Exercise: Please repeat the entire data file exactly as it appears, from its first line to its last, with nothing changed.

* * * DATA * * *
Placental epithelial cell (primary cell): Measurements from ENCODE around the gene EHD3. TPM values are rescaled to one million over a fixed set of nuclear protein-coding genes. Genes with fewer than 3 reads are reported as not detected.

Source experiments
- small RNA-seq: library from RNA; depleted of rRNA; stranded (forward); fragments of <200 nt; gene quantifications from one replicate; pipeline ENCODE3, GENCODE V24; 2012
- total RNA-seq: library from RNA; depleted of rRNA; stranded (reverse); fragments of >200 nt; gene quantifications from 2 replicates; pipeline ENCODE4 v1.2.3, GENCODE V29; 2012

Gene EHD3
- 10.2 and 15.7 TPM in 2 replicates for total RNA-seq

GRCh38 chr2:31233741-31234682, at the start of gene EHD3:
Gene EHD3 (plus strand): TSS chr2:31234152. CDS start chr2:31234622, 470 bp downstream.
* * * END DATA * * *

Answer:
Placental epithelial cell (primary cell): Measurements from ENCODE around the gene EHD3. TPM values are rescaled to one million over a fixed set of nuclear protein-coding genes. Genes with fewer than 3 reads are reported as not detected.

Source experiments
- small RNA-seq: library from RNA; depleted of rRNA; stranded (forward); fragments of <200 nt; gene quantifications from one replicate; pipeline ENCODE3, GENCODE V24; 2012
- total RNA-seq: library from RNA; depleted of rRNA; stranded (reverse); fragments of >200 nt; gene quantifications from 2 replicates; pipeline ENCODE4 v1.2.3, GENCODE V29; 2012

Gene EHD3
- 10.2 and 15.7 TPM in 2 replicates for total RNA-seq

GRCh38 chr2:31233741-31234682, at the start of gene EHD3:
Gene EHD3 (plus strand): TSS chr2:31234152. CDS start chr2:31234622, 470 bp downstream.